(Bloomberg) -- Sales of new homes in Singapore fell after a brief surge, in a sign of fragile sentiment in the nation’s once-booming property market.

A total of 301 units were sold by developers in April, down from 718 the month before, according to figures released by the Urban Redevelopment Authority Wednesday. Sales dropped 66% from a year earlier.

The city-state’s housing market has been weighed down by high interest rates, a spate of cooling measures that have hurt foreign buying interest, and a looming supply of more than 10,000 condos and apartments that are due to enter the market later this year.

Also driving the slowdown was a significant decrease in private residential launches, with the number of units released in April down 68% from March. Developers are “trying to time their launches” to achieve optimal prices, said Nicholas Mak, chief research officer at Mogul.sg, a property portal. 

Developers are banking on demand from locals, along with foreign buyers who can avoid the steepest stamp duties for non-Singaporeans because they have long-term residency or are from some exempt nationalities. Despite the slowdown, private home prices have risen for three straight quarters.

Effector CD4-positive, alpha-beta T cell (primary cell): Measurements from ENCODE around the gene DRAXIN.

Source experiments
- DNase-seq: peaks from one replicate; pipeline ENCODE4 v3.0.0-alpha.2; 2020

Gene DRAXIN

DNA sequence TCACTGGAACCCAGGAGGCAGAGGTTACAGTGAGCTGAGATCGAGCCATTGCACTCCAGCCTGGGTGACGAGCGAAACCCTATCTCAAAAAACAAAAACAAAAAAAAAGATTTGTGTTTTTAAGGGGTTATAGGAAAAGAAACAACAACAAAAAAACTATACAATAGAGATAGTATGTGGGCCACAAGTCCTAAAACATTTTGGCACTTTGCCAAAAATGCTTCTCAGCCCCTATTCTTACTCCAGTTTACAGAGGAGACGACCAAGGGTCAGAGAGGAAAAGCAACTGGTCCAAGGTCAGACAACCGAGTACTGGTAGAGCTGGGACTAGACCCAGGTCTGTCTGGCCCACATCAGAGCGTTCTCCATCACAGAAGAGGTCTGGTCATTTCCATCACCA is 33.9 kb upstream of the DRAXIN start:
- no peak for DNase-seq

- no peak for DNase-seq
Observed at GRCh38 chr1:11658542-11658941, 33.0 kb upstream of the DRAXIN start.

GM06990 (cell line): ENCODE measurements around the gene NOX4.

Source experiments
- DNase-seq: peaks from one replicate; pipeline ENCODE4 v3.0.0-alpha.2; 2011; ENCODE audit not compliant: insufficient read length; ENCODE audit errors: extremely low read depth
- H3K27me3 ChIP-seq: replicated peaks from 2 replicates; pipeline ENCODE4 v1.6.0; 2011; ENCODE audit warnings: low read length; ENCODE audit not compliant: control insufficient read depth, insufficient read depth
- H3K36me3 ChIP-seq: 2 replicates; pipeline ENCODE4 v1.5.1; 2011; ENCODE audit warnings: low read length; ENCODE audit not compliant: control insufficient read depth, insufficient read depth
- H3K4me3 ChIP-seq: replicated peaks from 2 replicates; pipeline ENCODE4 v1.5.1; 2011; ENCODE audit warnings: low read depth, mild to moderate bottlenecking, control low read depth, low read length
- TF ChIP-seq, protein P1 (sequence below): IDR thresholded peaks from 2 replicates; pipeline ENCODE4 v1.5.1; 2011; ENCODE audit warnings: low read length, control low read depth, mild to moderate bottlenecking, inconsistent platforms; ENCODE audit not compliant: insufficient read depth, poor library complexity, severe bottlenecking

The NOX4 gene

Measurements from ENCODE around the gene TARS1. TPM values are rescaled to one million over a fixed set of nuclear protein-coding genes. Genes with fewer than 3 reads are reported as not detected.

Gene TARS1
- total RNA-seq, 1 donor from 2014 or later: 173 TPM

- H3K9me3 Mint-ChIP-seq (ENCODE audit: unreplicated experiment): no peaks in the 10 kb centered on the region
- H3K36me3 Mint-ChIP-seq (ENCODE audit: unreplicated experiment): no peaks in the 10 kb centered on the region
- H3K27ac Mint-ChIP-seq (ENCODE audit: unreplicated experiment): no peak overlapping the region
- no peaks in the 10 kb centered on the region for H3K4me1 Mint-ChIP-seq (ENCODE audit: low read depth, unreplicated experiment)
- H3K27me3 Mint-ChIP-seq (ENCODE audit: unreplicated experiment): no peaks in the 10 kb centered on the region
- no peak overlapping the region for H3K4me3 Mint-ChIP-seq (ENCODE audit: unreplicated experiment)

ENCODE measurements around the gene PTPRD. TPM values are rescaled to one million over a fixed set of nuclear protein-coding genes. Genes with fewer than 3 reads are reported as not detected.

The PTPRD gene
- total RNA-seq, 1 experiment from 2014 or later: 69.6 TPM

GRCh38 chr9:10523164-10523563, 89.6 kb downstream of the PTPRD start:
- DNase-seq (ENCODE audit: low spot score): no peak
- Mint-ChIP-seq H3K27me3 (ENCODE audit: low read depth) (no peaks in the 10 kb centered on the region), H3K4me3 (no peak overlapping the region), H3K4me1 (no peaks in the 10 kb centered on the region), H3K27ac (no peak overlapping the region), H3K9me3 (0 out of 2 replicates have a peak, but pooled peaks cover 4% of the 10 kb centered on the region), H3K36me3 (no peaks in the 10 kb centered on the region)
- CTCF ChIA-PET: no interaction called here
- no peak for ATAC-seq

Singapore is also embarking on a leadership transition, which raises questions about whether there will more tweaks to property policy, with housing affordability a key issue as the ruling People’s Action Party gears up for a general election. Finance minister Lawrence Wong, who formerly helmed the national development ministry that manages housing policy, is set to become the city-state’s fourth premier on Wednesday.

Read More: Singapore Confronts Rising Risks as Lawrence Wong Takes Helm

Still, no major shifts in cooling measures are likely as authorities are unlikely to “want to take their foot off the brakes and let prices accelerate,” said Mak.

There was muted demand for some projects launched in April. A freehold project by Kheng Leong Co., the private property arm of the Wee family, Singapore’s richest banking dynasty, managed to sell just four of its 14 units up for grabs, although all went for more than S$14 million ($10 million). Another private development sold just three of its 59 units in its opening weekend.

(Updates in fourth and sixth paragraphs with analyst comment, more context)

©2024 Bloomberg L.P.